This week’s issue of the New England Journal of Medicine features an article that highlights an unprecedented analysis of the nation’s childhood head injuries. The study, authored by physicians at UC Davis School of Medicine and Washington University School of Medicine, analyzed more than 43,000 children who were evaluated for head trauma at 25 emergency departments around the United States.
The only drug currently approved for treatment of stroke’s crippling effects shows promise, when administered as a nasal spray, to help heal similar damage in less severe forms of traumatic brain injury.
In the first examination of its kind, researchers Ye Xiong, Ph.D, Zhongwu Liu, Ph.D., and Michael Chopp, Ph.D., Scientific Director of the Henry Ford Neuroscience Institute, found in animal studies that the brain’s limited ability to repair itself after trauma can be enhanced when treated with the drug tPA, or tissue plasminogen activator.
The potential for doctors to measure damaging "brain tsunamis” in injured patients without opening the skull has moved a step closer to reality, thanks to pioneering research at the University of Cincinnati (UC) Neuroscience Institute.
DARPA and Stanford Brain Imaging Collaboration helps to bring a new CLARITY to the world of Neuroscience
Thanks to a 100 million dollar grant through the White House Brain Mapping Project to the NIH, NSF, and DARPA (Defense Advanced Research Projects Agency), a dynamically new approach to how we view the brain has arisen: the CLARITY Brain Imaging Technique. With this technique, scientists are hoping to map brain connections on a large scale, visualizing how every single neuron is fired and interconnected with the other ones in the system.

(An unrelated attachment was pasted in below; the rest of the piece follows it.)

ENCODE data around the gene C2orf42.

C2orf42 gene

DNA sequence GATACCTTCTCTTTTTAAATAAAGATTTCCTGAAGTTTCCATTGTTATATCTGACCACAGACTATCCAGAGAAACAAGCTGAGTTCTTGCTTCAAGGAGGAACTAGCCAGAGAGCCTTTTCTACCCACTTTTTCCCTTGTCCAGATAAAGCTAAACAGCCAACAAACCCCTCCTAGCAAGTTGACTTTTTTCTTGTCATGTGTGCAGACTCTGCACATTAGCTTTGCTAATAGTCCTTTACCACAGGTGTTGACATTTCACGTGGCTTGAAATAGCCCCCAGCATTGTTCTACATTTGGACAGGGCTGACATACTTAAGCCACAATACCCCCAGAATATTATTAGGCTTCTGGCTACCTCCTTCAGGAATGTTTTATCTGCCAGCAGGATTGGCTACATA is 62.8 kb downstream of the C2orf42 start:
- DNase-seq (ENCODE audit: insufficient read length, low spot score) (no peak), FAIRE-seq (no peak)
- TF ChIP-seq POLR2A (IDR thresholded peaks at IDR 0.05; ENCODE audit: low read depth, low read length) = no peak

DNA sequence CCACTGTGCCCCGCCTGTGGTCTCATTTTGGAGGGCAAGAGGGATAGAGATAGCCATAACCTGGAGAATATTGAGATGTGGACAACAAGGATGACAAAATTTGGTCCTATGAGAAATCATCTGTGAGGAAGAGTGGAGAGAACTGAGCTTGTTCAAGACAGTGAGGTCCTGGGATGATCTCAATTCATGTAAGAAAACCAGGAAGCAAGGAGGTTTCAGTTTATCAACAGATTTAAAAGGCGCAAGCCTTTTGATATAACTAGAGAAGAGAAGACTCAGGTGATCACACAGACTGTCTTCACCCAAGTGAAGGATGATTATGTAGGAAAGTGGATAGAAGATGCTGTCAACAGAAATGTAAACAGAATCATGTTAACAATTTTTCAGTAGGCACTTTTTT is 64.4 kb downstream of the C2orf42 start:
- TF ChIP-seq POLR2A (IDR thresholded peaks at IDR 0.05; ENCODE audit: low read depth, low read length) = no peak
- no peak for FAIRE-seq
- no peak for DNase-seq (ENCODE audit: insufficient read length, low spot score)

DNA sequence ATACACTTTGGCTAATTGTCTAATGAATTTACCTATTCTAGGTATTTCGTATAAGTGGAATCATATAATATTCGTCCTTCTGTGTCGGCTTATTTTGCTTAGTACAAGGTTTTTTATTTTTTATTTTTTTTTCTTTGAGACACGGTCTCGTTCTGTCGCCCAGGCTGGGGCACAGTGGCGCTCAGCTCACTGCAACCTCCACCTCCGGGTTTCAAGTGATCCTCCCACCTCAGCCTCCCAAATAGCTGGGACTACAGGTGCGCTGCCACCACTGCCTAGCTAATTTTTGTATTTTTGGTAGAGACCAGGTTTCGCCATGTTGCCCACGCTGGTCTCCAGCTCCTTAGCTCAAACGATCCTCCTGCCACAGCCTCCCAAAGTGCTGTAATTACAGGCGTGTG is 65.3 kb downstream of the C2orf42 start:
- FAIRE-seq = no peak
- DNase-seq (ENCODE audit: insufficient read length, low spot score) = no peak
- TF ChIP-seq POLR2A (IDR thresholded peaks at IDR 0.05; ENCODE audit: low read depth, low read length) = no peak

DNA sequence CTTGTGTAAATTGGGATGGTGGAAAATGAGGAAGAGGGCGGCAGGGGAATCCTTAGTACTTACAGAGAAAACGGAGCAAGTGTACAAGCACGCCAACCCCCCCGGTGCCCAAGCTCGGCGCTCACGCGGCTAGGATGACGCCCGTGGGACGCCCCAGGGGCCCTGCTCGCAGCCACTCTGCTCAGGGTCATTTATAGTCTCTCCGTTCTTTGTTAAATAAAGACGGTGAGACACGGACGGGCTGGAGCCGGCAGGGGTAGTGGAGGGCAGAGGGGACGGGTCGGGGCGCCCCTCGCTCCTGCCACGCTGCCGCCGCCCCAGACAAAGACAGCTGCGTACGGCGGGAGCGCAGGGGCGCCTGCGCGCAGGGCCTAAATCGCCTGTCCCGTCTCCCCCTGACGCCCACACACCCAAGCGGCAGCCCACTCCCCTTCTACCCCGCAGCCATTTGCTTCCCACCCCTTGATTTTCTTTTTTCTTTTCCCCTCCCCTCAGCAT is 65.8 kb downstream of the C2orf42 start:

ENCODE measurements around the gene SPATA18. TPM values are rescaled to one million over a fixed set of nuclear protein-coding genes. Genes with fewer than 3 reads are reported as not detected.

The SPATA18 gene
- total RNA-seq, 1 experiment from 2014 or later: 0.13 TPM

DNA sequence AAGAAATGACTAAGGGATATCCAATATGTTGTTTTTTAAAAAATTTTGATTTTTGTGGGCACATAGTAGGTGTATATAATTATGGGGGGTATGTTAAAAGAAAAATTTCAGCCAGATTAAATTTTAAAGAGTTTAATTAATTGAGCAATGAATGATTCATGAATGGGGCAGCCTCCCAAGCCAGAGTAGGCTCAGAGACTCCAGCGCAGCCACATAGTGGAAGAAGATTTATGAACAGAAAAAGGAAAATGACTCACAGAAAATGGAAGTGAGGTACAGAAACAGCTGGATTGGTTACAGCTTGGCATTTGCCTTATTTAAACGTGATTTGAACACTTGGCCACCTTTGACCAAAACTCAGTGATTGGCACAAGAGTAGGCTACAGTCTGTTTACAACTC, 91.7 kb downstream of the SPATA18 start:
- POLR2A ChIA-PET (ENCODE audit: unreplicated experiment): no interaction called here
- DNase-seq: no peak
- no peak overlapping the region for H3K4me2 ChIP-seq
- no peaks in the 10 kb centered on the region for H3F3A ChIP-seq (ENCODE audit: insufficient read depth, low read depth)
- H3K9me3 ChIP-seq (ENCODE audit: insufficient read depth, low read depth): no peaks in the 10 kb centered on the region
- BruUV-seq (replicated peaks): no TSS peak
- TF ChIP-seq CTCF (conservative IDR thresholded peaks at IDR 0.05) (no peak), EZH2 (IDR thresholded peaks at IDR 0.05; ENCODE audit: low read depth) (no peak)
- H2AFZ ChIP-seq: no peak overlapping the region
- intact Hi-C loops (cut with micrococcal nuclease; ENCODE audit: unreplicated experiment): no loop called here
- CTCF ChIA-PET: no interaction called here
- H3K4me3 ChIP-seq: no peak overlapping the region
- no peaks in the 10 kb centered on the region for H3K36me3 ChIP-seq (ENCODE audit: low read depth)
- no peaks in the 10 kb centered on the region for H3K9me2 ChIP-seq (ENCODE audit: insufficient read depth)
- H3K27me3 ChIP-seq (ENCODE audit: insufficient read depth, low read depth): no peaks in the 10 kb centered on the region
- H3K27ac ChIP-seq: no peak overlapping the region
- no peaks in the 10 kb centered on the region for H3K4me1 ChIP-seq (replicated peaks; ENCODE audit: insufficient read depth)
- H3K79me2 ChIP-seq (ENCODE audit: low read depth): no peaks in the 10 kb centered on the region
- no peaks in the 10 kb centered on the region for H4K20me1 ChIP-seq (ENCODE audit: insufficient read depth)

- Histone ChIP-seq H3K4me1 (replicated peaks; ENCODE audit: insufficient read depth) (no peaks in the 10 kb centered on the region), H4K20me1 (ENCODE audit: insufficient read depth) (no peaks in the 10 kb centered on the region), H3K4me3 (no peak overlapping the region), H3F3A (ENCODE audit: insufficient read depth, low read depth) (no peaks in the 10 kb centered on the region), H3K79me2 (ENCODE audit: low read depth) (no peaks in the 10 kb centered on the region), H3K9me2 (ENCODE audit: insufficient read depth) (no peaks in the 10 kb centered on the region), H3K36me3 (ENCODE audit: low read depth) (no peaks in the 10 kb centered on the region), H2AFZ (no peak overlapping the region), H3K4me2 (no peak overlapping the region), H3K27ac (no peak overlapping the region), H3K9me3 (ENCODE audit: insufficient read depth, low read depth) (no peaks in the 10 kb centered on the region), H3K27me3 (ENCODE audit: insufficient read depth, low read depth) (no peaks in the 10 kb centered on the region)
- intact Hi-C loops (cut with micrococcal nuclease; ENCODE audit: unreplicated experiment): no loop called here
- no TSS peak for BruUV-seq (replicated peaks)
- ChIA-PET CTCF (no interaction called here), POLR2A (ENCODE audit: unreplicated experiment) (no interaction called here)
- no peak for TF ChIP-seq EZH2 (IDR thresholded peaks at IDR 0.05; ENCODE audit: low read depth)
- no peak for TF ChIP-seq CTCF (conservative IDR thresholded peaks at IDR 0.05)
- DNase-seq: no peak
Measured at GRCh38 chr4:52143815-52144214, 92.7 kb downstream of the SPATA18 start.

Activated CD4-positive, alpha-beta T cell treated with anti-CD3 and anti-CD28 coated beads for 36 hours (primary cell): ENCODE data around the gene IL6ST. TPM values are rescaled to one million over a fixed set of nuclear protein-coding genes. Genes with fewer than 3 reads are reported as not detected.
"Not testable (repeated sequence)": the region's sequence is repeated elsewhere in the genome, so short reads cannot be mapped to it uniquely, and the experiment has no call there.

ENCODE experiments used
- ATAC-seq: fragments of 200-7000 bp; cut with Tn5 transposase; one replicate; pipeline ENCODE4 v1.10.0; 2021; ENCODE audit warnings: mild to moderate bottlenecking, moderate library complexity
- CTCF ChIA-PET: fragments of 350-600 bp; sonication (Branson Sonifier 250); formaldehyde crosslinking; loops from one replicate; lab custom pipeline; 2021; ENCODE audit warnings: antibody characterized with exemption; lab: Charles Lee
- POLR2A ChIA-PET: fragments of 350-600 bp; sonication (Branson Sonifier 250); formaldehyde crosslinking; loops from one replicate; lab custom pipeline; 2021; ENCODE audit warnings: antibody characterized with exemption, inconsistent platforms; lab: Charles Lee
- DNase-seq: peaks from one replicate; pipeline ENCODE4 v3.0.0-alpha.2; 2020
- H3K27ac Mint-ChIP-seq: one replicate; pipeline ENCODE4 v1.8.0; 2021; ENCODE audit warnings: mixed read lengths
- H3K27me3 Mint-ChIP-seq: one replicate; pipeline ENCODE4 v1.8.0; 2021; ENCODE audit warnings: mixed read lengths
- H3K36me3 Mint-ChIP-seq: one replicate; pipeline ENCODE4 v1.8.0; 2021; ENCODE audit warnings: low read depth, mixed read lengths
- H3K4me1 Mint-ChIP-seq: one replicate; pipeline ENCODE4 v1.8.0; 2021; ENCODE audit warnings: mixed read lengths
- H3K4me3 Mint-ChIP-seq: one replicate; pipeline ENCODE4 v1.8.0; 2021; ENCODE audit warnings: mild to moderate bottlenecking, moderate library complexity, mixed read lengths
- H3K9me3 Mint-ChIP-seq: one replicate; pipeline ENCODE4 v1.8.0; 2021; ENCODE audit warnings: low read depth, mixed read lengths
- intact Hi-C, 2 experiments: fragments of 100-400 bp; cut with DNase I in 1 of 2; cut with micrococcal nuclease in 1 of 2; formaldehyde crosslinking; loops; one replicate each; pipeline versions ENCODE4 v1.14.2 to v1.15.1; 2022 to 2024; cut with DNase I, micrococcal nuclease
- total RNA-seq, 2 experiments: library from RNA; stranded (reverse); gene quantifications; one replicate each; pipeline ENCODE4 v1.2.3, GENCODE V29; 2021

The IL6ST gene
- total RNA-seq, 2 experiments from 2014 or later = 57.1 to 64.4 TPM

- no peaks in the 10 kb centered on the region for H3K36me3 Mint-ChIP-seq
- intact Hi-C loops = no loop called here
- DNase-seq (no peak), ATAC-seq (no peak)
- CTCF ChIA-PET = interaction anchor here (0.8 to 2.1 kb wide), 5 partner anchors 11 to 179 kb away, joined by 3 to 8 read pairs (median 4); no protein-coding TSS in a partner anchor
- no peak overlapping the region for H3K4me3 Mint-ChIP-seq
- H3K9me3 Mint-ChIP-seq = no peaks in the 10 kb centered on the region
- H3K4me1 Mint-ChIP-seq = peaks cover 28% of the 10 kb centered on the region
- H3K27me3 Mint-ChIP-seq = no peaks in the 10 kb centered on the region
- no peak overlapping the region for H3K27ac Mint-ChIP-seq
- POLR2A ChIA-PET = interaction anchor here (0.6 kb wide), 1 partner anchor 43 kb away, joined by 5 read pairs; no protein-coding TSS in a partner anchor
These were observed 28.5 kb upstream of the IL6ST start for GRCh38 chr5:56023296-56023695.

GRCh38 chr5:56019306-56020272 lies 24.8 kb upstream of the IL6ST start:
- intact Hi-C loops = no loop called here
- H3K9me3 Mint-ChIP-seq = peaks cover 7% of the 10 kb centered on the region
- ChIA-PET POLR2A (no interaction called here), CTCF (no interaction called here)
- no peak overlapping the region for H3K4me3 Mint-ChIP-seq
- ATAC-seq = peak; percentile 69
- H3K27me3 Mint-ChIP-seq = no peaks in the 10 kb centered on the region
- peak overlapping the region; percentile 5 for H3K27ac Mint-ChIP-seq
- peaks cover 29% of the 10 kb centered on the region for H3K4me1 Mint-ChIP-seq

Among Patients with TBI, Maintaining Higher Hemoglobin Concentration or Receiving Hormone EPO Does Not Improve Neurological Outcomes
Study finds cognitive performance can be improved in teens months, years after traumatic brain injury
Each year, more than 17 million Americans suffer a mild traumatic brain injury (mTBI), more commonly known as a concussion, of which approximately 15 percent suffer persistent symptoms beyond three months.
Assessing outcomes and recovery time after concussion can be very subjective. Typically, physicians must rely on patient cooperation to assess injury severity.